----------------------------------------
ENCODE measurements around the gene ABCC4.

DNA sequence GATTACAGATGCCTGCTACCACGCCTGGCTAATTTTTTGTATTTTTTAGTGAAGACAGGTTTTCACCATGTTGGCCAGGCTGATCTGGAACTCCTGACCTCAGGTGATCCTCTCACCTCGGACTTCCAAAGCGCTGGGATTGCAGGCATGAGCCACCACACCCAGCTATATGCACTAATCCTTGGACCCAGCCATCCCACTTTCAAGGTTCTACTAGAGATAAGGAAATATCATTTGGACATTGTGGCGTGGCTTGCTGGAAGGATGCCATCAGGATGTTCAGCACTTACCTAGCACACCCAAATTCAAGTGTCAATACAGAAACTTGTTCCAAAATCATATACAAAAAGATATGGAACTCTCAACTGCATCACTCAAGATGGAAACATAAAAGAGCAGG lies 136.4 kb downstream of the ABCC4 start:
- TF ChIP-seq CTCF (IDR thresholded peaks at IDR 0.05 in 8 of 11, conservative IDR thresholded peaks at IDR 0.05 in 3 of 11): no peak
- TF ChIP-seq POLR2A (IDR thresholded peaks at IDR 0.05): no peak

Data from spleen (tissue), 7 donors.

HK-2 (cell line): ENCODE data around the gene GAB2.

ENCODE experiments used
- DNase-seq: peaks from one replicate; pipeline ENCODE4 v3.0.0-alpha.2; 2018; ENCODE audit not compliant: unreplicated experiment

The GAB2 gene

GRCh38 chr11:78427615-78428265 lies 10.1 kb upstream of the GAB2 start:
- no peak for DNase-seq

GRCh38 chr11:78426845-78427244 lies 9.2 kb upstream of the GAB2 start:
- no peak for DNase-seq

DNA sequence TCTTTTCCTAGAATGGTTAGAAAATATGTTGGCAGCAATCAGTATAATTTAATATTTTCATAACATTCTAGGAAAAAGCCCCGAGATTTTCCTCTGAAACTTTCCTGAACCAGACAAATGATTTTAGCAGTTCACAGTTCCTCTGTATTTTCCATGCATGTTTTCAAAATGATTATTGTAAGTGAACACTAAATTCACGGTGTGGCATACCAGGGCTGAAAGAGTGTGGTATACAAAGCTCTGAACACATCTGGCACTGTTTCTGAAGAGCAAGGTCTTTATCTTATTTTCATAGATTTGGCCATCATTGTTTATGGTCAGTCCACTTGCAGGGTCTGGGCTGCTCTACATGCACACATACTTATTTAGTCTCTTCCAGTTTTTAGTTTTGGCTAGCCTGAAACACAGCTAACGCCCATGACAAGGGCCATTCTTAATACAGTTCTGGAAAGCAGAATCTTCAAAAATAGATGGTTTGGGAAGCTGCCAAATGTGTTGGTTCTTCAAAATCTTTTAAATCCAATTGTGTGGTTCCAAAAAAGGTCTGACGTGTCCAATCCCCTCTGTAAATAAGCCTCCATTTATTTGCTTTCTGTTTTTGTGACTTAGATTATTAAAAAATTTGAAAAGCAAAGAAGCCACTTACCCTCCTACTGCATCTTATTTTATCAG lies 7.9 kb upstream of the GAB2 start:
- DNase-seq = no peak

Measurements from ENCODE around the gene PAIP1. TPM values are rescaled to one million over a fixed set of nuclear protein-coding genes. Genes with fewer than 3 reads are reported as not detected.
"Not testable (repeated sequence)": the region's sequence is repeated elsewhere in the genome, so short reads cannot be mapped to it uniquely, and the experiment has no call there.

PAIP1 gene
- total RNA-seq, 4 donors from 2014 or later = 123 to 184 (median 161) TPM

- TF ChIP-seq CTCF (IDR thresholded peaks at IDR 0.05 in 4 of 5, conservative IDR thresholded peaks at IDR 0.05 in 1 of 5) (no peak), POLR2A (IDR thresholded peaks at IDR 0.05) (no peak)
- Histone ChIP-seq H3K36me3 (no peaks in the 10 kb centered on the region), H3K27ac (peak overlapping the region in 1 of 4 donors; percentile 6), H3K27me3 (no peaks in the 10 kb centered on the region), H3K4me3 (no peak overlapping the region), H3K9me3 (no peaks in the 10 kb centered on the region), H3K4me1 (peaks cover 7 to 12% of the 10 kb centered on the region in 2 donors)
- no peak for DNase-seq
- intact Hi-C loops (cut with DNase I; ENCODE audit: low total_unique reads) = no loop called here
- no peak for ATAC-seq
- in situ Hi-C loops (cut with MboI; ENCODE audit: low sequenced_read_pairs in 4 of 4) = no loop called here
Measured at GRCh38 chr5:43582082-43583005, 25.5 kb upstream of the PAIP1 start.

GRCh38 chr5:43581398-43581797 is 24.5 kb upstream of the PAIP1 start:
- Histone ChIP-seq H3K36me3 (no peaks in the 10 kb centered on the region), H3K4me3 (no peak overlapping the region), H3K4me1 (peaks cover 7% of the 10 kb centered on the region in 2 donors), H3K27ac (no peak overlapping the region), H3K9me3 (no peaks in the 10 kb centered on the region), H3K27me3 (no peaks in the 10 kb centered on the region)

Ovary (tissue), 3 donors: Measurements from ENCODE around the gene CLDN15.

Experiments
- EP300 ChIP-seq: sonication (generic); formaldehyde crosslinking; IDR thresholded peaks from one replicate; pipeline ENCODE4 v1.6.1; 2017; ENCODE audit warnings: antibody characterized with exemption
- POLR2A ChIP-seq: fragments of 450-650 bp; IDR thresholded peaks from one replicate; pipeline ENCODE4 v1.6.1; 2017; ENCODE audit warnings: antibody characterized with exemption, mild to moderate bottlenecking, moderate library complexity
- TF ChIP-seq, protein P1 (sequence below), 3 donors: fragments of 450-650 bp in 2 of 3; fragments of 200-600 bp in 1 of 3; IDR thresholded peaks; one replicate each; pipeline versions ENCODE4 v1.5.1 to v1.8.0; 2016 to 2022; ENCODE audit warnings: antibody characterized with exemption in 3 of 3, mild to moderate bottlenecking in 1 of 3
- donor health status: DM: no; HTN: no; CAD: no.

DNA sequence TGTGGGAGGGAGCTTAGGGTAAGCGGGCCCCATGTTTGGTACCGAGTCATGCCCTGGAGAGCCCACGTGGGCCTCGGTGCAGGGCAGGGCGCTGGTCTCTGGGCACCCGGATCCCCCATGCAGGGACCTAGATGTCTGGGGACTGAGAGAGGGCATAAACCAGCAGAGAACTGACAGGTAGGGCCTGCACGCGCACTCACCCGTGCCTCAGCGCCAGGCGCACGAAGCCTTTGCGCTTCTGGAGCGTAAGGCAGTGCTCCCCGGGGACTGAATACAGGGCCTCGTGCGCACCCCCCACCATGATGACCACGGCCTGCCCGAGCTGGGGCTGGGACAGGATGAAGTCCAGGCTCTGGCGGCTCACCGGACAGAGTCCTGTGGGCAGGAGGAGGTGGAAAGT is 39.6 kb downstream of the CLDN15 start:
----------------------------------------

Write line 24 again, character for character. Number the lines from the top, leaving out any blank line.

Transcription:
- no peak for ATAC-seq